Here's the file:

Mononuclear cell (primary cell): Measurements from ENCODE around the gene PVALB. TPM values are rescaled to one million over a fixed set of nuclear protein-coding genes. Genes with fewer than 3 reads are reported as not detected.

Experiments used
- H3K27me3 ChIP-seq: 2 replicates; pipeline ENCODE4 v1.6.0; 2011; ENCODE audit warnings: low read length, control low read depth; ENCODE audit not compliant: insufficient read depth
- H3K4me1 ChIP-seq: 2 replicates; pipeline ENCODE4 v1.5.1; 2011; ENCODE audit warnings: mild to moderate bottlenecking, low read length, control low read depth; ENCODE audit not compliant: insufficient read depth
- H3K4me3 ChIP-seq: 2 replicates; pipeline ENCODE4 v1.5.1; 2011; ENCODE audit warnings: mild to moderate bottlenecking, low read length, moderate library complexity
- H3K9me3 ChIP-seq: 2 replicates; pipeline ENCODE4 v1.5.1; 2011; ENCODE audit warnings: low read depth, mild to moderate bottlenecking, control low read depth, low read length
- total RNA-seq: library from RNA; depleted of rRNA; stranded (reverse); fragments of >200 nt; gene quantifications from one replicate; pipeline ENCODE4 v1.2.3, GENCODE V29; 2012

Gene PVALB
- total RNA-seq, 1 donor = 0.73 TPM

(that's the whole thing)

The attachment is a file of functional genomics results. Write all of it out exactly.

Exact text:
Mononuclear cell (primary cell): Measurements from ENCODE around the gene PVALB. TPM values are rescaled to one million over a fixed set of nuclear protein-coding genes. Genes with fewer than 3 reads are reported as not detected.

Experiments used
- H3K27me3 ChIP-seq: 2 replicates; pipeline ENCODE4 v1.6.0; 2011; ENCODE audit warnings: low read length, control low read depth; ENCODE audit not compliant: insufficient read depth
- H3K4me1 ChIP-seq: 2 replicates; pipeline ENCODE4 v1.5.1; 2011; ENCODE audit warnings: mild to moderate bottlenecking, low read length, control low read depth; ENCODE audit not compliant: insufficient read depth
- H3K4me3 ChIP-seq: 2 replicates; pipeline ENCODE4 v1.5.1; 2011; ENCODE audit warnings: mild to moderate bottlenecking, low read length, moderate library complexity
- H3K9me3 ChIP-seq: 2 replicates; pipeline ENCODE4 v1.5.1; 2011; ENCODE audit warnings: low read depth, mild to moderate bottlenecking, control low read depth, low read length
- total RNA-seq: library from RNA; depleted of rRNA; stranded (reverse); fragments of >200 nt; gene quantifications from one replicate; pipeline ENCODE4 v1.2.3, GENCODE V29; 2012

Gene PVALB
- total RNA-seq, 1 donor = 0.73 TPM